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Africa Geographic Travel

I need to admit with a certain degree of embarrassment, that I once believed that water lilies were just part of the Delta’s ‘décor’. However, during a recent walking safari from Moremi Crossings I was fortunate enough to be lead by a trail guide that shared his knowledge on these precious plants.

Anyone who has been to the Okavango Delta is likely to have noticed that water lilies crop up and pop up everywhere. You may even have nearly toppled over your mekoro trying to take the quintessential picture of this gorgeous bloom. Few holiday settings are more evocative and relaxing than a water lily filled lagoon, and whilst slicing through this heavenly bloomscape with all the time in the world I began to ask a question. “Why are the lilies either purple or white, are they two different species?”

Witnessing all this beautiful diversity, my good guide, who had already sensed my new surge of curiosity, had pre-empted the situation and steadied the mekoro, as I wriggled and turned to face him in order to let rip another volley of queries regarding the more intimate details of sexual encounters of the water lily kind. Fascinated by my curiosity, he continued to dish out reels of stored up, most fascinating information, about pollination in water lilies… a rare, delightful and rather unique affair.

In the case of the water lily I was admiring, the pollen does not get released the day that the flower blooms. Instead, first a fluid gets secreted that covers the centre of the flower and its female parts. Insects, lured by the plants fragrance, land on the petals, which at this stage are very smooth and steeply angled, such that any landing attempt will cause any pollinator to slip ’n slide into the fluid below. If the visiting insect had already visited a mature plant and come bearing pollen from another water lily then the visiting pollen dissolves into the fluid and the water lily becomes fertilised. By the next morning, fluid production has ceased, been absorbed and is no longer even there. Pollen production now starts in earnest and with the fluid now gone the visiting insect can now emerge and leave the rather odd nightmare behind; carrying new pollen from this now fertlised water lily. It is during this transition that the colouration of the water lily changes from white to purple.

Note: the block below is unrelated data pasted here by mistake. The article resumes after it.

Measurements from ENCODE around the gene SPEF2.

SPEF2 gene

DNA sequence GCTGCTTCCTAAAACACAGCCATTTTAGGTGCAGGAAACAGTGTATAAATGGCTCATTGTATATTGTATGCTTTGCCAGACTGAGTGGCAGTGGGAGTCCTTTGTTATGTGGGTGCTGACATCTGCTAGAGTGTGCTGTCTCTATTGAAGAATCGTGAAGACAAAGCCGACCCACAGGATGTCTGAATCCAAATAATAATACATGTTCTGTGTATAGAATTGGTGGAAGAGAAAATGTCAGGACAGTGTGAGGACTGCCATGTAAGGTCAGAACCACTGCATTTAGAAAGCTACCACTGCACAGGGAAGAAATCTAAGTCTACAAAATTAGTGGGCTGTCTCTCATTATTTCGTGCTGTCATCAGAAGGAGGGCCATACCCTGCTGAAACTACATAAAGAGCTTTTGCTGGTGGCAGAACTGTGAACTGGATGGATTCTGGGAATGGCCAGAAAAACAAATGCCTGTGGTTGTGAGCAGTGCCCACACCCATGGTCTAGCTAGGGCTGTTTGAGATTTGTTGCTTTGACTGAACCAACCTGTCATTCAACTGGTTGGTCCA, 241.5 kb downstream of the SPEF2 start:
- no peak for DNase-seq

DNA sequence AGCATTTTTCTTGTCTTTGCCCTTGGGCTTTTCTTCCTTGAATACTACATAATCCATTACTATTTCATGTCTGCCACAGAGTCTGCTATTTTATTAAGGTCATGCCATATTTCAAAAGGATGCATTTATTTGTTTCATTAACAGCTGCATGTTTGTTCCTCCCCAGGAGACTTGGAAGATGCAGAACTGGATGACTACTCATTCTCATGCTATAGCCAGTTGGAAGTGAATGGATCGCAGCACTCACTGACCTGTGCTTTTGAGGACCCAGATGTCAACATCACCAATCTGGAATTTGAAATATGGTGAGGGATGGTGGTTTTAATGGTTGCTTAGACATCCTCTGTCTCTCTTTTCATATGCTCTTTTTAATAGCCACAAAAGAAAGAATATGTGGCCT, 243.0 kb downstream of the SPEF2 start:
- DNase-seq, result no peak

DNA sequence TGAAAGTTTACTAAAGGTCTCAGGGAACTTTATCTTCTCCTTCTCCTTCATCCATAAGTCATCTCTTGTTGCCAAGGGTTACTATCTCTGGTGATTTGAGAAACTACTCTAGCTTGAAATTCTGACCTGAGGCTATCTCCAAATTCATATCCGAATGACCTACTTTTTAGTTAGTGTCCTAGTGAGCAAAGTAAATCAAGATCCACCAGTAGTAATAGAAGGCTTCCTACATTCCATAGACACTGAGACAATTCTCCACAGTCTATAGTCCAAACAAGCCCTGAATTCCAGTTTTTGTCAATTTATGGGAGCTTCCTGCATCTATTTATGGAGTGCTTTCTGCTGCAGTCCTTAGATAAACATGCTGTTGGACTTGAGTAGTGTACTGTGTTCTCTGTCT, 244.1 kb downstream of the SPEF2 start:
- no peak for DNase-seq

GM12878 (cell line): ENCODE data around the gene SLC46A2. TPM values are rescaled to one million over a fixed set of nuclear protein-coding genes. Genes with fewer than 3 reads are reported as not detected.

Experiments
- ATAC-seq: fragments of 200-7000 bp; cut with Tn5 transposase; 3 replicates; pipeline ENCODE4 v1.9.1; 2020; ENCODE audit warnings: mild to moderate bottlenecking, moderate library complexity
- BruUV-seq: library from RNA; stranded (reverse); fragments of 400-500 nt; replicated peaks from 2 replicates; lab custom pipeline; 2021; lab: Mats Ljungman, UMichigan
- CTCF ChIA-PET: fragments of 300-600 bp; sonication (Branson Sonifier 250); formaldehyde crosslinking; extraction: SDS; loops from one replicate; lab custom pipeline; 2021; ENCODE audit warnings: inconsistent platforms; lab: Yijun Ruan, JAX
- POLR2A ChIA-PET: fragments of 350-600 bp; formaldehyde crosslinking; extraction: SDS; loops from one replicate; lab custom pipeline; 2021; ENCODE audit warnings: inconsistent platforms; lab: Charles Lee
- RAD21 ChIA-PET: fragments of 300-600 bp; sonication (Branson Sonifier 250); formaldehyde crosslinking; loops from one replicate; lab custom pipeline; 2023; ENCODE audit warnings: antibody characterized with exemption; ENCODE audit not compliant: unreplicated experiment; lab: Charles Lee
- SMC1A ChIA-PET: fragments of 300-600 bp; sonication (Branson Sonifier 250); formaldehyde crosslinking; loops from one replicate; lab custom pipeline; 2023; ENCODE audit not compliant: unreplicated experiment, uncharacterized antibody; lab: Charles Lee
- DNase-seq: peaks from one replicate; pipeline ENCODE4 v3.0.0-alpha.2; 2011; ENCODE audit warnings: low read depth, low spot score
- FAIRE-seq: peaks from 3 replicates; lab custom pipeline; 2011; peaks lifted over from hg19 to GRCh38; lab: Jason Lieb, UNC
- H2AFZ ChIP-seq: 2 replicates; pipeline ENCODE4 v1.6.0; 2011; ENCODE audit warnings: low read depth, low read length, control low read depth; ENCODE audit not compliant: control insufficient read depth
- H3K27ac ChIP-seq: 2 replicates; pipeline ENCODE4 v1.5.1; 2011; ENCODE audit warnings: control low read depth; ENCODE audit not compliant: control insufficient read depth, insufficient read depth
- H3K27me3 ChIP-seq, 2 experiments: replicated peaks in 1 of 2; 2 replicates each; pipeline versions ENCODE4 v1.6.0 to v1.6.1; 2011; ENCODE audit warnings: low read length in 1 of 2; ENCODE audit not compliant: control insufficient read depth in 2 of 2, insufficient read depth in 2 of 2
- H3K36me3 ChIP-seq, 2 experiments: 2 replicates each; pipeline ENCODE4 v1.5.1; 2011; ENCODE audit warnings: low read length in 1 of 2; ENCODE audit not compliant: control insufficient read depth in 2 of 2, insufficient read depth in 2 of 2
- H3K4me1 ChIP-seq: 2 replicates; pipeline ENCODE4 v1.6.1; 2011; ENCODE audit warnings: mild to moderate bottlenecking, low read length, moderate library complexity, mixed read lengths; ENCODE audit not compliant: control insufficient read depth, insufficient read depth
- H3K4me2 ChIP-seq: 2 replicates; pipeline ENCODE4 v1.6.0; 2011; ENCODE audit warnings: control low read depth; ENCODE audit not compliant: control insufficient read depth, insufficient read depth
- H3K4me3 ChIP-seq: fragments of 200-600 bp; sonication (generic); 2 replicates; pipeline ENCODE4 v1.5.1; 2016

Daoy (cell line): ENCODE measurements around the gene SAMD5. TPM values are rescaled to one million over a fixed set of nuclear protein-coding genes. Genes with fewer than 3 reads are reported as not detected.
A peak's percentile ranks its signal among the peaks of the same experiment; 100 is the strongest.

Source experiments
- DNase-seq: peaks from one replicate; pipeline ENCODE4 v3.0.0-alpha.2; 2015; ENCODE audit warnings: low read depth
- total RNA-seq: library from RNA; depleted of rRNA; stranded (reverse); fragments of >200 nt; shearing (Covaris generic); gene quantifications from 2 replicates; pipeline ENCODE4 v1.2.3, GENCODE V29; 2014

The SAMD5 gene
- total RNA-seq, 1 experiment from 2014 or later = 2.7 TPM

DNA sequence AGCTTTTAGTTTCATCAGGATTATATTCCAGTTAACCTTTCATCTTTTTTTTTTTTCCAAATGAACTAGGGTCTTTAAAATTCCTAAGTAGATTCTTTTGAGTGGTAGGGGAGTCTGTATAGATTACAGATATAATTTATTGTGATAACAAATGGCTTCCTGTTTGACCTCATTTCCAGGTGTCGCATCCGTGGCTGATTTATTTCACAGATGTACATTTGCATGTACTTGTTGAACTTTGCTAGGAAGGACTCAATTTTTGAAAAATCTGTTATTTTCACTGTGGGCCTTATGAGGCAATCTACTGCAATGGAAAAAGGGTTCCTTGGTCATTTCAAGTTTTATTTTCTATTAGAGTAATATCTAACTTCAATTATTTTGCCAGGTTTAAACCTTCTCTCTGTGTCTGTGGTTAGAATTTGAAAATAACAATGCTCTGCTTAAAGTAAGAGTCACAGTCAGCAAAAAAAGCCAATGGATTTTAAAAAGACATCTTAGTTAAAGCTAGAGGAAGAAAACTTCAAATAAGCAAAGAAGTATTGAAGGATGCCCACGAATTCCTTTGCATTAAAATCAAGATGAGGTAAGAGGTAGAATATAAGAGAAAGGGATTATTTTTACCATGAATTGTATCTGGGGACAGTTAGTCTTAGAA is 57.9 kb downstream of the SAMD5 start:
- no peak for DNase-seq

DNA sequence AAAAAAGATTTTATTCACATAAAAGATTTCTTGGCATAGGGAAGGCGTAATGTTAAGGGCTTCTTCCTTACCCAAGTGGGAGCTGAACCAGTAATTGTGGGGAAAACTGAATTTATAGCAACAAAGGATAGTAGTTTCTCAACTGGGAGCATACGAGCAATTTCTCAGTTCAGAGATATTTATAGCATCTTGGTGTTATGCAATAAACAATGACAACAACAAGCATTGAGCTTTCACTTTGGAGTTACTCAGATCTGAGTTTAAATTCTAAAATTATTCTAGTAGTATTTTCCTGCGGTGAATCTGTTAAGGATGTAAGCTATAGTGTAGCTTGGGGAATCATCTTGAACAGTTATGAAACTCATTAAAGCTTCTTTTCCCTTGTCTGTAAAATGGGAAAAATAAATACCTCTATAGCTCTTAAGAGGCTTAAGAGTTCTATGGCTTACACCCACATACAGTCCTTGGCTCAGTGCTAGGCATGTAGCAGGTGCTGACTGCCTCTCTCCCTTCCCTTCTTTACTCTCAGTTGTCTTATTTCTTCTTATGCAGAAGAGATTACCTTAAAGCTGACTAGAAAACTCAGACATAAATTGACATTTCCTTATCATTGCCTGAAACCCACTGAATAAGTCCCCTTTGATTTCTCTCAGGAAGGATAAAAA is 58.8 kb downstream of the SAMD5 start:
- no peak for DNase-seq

After pollination has taken place, the stem of the water lily starts recoiling slowly, bringing the flower underwater. Here, away from nibbling insects, the fruit starts developing into a spongy berry that contains masses of seeds; in fact up to 2 000 seeds may be stored in each fruit.

When the seeds are ripe and ready to disperse, the fruit opens and releases its contents into the water current. Seeds float away aided by an aril (a rather clever floating device that contains air pockets to keep them buoyant). They can travel for miles in the current or reach even further if they are eaten and digested by a pigmy goose. Either way, they eventually become waterlogged, find a muddy bank and germinate into a new plant.

© Donovan Drotsky

The leaves shade the water below keeping water temperatures cool and thus allowing for a more oxygenated water environment underneath them. This is an environment that many critters enjoy and exploit.

© Tertius Gous

Water lilies also grow and spread vegetatively by means of an ever growing creeping rhizome. These rhizome makes a delicious and flavorsome flour when dried and pounded. The flour when baked makes crispy delicious pancakes. The young leaves and flower buds, if well prepared, make a scrumptious vegetable side dish and the seeds may be eaten fried or raw.

As I sit under an ancient nyala berry tree, with carmine ambers staring at me, and a rich evocative smell unfurling itself around me like plump feather boa, I cannot help but to think about the magic and beauty of Africa. Those able to set off into the Delta in a mekoro, consciously leaving behind every or any trouble that plagues us, one pole stroke at a time, can find the time to listen, to observe, to appreciate and to think about it something as magnificent, omnipresent and unpretentious as a water lily.

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I left my native Spain, its great food, siestas and fiestas to become an ornithologist at the University of Cape Town and to start Tropical Birding, a company specialising in bird-watching tours worldwide. During that period of my life I travelled to over 60 countries in search of 5,000 plus bird species. Time passed, my daughter became convinced that I was some kind of pilot and my wife acquired a budgie for company – that’s when the penny dropped. I then joined the Africa Geographic team and run our safari business from England. Hardly contained in an office, I look forward to reporting on new and exciting travels, and continue to share the joy of safari, birding and exploration.

Africa Geographic Travel
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